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A Sensible Reaction from Columbus, Ohio

From the Columbus Dispatch:

"Most everybody pinned their hopes on how Rhode Island moved," said Columbus City Attorney Richard C. Pfeiffer Jr. "I think it's fair to say, with Rhode Island's decision, we'll have to seriously re-evaluate this case and see if it should continue."

The city estimates that cleaning up 150,000 lead- contaminated homes could cost $1.7 billion.

"Obviously, this ruling in Rhode Island does not bode well for our legal strategy," said Dan Williamson, spokesman for Mayor Michael B. Coleman.

Columbus sued paint manufacturers in December 2006, (mis)using public nuisance law in the process. (Search for the docket for case 06 CV 016480 here.) In March, 2008, U.S. District Judge Edmund A. Sargus Jr. dismissed a suit filed by Sherwin-Williams that sought to block the city's litigation. (Columbus Dispatch story), so the city's suit is still alive. But in any case, the water-based writing is on the wall.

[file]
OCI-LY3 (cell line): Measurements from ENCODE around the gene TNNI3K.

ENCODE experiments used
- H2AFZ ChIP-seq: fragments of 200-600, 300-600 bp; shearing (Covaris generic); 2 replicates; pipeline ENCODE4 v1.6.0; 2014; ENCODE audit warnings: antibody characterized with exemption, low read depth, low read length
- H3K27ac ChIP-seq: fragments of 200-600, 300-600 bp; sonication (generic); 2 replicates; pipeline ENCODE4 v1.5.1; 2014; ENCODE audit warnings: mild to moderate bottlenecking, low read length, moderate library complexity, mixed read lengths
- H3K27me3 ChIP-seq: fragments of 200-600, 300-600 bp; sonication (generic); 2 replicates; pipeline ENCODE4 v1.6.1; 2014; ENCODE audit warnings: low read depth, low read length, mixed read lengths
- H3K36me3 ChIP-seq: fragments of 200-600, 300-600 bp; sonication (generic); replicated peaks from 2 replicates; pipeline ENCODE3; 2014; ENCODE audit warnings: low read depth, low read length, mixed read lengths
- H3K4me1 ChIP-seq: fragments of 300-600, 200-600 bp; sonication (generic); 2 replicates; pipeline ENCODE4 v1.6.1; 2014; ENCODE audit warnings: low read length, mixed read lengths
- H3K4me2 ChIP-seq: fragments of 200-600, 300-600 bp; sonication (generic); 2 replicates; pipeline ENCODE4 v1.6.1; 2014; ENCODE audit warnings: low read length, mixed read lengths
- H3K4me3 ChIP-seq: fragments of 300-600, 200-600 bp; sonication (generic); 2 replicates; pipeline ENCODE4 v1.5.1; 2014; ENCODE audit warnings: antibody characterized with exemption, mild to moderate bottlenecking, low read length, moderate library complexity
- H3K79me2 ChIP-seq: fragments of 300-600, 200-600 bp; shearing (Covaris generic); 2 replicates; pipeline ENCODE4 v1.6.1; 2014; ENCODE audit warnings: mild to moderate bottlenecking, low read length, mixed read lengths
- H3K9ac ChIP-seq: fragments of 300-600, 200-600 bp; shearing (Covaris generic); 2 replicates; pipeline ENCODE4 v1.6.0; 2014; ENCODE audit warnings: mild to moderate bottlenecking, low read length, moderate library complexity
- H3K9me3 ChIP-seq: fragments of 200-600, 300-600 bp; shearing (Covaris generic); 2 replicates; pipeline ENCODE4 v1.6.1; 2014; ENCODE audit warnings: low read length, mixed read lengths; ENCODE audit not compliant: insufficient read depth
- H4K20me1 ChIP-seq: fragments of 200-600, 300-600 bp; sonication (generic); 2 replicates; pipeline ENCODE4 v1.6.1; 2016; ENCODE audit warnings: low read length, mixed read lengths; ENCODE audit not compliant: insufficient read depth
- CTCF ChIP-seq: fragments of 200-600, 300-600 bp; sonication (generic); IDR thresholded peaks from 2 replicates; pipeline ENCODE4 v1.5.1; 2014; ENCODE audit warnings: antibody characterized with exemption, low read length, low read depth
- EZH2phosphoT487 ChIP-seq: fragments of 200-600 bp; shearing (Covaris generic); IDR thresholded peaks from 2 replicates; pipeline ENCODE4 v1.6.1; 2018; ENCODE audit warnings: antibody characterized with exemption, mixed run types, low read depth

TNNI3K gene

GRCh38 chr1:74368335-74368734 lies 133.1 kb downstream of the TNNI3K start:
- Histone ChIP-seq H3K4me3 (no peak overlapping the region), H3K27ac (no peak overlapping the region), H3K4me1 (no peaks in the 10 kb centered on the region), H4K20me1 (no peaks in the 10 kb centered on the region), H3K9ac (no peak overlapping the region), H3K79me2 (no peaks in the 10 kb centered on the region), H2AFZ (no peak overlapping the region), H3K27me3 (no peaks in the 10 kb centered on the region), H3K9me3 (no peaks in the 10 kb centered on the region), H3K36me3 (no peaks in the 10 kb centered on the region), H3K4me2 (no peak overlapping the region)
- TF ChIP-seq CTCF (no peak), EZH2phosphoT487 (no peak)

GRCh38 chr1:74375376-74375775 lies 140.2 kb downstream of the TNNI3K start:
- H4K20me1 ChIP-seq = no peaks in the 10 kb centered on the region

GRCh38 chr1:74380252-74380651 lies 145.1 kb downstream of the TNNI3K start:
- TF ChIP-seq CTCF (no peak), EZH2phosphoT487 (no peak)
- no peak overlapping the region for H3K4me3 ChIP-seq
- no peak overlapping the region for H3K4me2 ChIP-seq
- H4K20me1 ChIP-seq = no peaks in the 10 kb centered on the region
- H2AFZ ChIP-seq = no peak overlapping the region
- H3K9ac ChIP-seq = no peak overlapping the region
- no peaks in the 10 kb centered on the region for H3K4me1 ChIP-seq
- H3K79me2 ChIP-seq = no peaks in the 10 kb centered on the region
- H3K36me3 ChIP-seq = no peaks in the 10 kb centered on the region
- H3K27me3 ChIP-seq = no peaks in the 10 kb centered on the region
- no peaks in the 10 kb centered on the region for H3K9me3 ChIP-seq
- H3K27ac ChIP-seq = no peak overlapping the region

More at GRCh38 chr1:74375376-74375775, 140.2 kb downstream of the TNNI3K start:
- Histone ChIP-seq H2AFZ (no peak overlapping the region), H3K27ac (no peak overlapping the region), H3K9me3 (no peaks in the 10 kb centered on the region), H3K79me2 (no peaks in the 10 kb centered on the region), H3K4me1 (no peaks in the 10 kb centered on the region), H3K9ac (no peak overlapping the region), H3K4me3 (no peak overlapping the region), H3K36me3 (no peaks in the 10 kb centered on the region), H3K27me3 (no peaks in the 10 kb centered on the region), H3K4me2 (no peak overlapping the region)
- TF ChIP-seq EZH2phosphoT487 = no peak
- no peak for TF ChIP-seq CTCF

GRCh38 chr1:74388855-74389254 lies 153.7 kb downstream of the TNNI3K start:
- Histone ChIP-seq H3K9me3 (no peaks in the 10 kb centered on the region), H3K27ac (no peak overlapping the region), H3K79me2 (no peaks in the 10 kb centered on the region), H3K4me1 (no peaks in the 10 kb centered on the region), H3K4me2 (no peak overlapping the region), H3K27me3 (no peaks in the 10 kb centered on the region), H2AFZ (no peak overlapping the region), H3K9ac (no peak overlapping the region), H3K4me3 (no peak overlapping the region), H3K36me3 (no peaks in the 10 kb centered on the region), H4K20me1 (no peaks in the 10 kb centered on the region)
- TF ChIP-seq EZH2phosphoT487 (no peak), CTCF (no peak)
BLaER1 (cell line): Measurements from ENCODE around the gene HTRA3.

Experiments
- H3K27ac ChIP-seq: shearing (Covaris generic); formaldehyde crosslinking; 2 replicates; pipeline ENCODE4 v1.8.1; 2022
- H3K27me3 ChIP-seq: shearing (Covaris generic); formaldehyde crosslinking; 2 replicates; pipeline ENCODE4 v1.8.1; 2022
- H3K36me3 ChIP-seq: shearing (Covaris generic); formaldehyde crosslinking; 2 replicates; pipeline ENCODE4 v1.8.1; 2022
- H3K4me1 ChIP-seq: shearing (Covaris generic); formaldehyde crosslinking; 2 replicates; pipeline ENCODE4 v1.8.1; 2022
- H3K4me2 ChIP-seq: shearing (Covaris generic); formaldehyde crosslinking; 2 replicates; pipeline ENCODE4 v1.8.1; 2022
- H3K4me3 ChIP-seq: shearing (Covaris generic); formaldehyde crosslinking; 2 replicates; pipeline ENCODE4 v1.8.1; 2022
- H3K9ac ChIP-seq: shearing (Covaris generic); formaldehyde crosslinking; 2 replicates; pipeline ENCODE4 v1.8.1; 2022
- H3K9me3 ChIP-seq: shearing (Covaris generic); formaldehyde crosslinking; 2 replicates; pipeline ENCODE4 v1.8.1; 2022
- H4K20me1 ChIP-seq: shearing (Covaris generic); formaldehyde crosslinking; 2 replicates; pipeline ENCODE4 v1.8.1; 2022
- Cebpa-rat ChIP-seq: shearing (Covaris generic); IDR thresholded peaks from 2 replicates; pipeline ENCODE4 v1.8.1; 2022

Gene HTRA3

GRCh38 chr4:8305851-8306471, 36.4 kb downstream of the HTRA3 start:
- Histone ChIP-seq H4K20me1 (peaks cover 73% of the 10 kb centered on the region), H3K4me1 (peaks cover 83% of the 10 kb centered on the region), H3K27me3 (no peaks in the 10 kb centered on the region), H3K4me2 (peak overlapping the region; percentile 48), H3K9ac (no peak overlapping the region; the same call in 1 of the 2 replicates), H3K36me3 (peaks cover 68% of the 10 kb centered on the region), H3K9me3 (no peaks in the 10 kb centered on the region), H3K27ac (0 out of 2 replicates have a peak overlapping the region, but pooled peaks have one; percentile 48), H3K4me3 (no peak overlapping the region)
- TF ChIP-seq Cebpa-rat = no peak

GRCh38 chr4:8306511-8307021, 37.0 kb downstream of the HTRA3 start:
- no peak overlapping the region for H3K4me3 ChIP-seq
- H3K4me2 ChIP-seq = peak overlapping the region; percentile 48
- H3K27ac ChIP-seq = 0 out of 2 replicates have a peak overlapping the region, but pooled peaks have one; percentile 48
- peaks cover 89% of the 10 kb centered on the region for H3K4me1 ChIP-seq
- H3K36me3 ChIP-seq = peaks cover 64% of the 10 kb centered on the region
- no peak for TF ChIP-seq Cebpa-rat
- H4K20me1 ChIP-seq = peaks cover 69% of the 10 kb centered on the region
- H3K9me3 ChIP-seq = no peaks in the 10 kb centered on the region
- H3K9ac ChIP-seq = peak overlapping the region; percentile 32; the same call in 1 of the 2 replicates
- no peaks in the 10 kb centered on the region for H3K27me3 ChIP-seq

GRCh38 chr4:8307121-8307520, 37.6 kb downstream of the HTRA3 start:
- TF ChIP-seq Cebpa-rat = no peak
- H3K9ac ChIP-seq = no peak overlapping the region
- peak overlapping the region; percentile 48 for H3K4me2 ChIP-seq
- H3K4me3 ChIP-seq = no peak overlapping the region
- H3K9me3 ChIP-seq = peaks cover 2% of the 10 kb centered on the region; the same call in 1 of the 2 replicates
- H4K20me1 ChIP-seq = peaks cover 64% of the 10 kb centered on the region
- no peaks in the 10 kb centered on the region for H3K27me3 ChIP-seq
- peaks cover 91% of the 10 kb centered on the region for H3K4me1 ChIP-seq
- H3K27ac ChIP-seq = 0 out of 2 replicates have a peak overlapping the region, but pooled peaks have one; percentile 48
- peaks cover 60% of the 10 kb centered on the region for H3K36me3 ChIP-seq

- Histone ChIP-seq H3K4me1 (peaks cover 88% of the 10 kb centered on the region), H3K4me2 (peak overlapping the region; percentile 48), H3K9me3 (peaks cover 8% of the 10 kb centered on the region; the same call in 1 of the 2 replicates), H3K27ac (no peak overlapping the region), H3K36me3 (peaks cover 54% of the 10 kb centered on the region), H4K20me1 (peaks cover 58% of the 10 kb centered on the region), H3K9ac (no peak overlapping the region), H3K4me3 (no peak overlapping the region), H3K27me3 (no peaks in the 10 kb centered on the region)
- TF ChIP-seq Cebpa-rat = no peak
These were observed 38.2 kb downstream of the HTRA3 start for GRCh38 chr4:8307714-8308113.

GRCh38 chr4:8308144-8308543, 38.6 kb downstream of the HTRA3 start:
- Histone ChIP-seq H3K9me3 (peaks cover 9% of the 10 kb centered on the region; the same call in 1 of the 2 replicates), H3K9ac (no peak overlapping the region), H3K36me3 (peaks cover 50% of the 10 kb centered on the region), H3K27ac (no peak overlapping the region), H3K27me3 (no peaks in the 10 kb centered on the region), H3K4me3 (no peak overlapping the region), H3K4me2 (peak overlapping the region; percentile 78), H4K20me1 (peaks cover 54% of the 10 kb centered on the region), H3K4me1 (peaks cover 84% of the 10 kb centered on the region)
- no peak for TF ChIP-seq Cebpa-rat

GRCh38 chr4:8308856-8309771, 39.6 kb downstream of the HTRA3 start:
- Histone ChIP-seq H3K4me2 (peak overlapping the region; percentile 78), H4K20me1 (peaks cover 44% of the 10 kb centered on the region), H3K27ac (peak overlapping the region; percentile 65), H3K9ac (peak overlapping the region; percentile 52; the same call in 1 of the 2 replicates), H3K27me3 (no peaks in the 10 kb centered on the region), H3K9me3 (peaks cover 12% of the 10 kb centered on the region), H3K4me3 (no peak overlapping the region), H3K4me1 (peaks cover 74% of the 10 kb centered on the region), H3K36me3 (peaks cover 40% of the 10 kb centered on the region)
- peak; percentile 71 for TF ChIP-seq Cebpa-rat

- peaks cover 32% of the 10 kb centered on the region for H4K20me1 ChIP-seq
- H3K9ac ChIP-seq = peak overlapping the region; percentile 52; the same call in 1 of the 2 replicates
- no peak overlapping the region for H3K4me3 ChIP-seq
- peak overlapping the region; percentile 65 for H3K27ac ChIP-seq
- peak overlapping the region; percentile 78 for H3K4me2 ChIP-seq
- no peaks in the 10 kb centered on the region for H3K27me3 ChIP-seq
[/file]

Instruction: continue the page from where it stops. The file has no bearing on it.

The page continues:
The Attorney General's office is not reacting as post-factually as the city attorney's office. The Dispatch quotes Jim Gravelle, an AG spokesman, saying, "This in no way restricts Ohio's right to hold lead paint companies liable for the extreme harm they have caused Ohio citizens under public nuisance or other causes of action."

We note the state's lawsuit was filed in 2007 by the disgraced, since-resigned AG, Marc Dann. His judgment obviously proved lacking in many things; the current, appointive AG could certainly renounce the lawsuit with no political harm, especially since she's not seeking the office in the fall election. And ultimately, it was politics that drove the suit.

P.S. The Cleveland Plain-Dealer editorially called on the state and cities to face reality and give up the suits: "Paint companies should continue helping struggling cities abate this expensive problem, but those are deals to be struck at a negotiating table, not in a courtroom."

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Rafael Mangual
Project Manager,
Legal Policy

Manhattan Institute


Published by the Manhattan Institute

The Manhattan Insitute's Center for Legal Policy.